Painting basement concrete floor ? What product is good ? - AVS Forum | Home Theater Discussions And Reviews

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Old 08-07-2014, 11:26 AM - Thread Starter
 
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Painting basement concrete floor ? What product is good ?

Hi all,

not exactly a theater question but I think this community can help me out. I'm working on the basement area that is unfinished, where our laundry, hot water heater, furnace and all that are. I want to paint the floor, it's been years since it was painted and it's chipping in some places.

What is a good product or type of paint to use ? EPOXY ? Or that nice speckled stuff for garage floors? I want something that will hold up, not normal paint that will chip or peel off.

Budget is $200 or less. Thanks !
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Old 08-07-2014, 12:41 PM
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Originally Posted by Mfusick View Post
Hi all,

not exactly a theater question but I think this community can help me out. I'm working on the basement area that is unfinished, where our laundry, hot water heater, furnace and all that are. I want to paint the floor, it's been years since it was painted and it's chipping in some places.

What is a good product or type of paint to use ? EPOXY ? Or that nice speckled stuff for garage floors? I want something that will hold up, not normal paint that will chip or peel off.

Budget is $200 or less. Thanks !
Based on my very limited research into this type of job, it's all in the prep. No matter what product you use, paint, vinyl tiles, ceramic tiles, etc..... you have to get the concrete very clean and very rough. I actually bought a diamond grinding wheel to prep two different areas in my basement that I planned to lay tile on. It worked pretty well on my harbor freight buffer/grinder.
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Old 08-07-2014, 03:59 PM
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If your current paint is chipping or flaking off, you will have to remove it otherwise what ever covers it will come off along with the first coat. Prep is everything.
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Old 08-07-2014, 04:06 PM - Thread Starter
 
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I saw a kit at HD that came with a scouring pad and etcher... I might grab that. What should I use for prep ? Wirebrush ?
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Old 08-07-2014, 04:12 PM
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You ever thought about staining it? Still requires the same prep but the finished product can look amazing and you could do patterns. We thought about doing a screened in porch with a blah concrete floor but never got around to it, decided on finish, etc.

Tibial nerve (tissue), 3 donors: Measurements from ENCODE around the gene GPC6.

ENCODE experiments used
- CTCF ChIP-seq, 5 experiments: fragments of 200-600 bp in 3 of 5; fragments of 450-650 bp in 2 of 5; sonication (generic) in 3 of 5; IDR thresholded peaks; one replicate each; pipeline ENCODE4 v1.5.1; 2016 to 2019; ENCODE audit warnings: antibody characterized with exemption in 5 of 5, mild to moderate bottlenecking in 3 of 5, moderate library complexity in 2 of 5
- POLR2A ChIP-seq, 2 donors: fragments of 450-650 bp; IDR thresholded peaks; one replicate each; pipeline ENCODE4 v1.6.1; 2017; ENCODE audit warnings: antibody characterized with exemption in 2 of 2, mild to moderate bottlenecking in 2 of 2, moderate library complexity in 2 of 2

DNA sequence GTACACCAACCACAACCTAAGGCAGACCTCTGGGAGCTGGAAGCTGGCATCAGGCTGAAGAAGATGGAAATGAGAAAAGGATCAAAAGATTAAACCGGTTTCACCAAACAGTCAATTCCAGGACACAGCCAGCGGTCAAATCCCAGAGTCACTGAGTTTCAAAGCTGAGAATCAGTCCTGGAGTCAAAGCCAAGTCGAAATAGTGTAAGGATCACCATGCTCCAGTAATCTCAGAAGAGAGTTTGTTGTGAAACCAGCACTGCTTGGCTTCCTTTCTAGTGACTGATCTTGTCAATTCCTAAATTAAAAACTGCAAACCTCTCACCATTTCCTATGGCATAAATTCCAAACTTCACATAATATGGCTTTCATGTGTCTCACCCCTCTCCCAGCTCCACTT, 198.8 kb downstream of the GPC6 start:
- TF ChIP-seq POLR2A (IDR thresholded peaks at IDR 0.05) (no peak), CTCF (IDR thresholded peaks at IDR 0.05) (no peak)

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Old 08-07-2014, 04:24 PM
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We painted our basement (bare walls and floor) with UGL DryLok ( http://www.drylok.com/formulas/latex...-waterproofer/ ). We use our basement for laundry and the grandkids play down there. In the 6 years since none has peeled.

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Old 08-07-2014, 05:03 PM - Thread Starter
 
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You ever thought about staining it? Still requires the same prep but the finished product can look amazing and you could do patterns. We thought about doing a screened in porch with a blah concrete floor but never got around to it, decided on finish, etc.
It's already been painted once a long time ago.
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Old 08-07-2014, 06:45 PM
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It's already been painted once a long time ago.
It doesn't matter, just like with wood you strip everything off anyway. Like we've been saying, prep is key. The first step after removing any old paint the surface is etched to prepare for the staining. You can do a more solid finish or a lighter stain that will bring out the texture of the concrete. Like I've said, I've seen some very nice results both with and without a design. I've seen staining that looked like square tiles and pool decks where the coping around the pool was actually painted on. When we redo our pool deck we are considering a similar look.
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Old 08-07-2014, 06:54 PM
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Old 08-08-2014, 12:38 AM
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Ideally you'd blast off the old product on the floor. Then etch it with muriatic acid. You can then expoxy it (expensive) or just paint it.

We had a dog run and patio that the landscaper installed. He totally fubared the color. It came out fluorescent green!

He kept telling me he'd get this or that product to recolor it but it was expensive.

So I went down to Home Depot and got some of their Behr Concrete paint in a gray color. It covered it all right up and here we are 10 years later and it still looks new.
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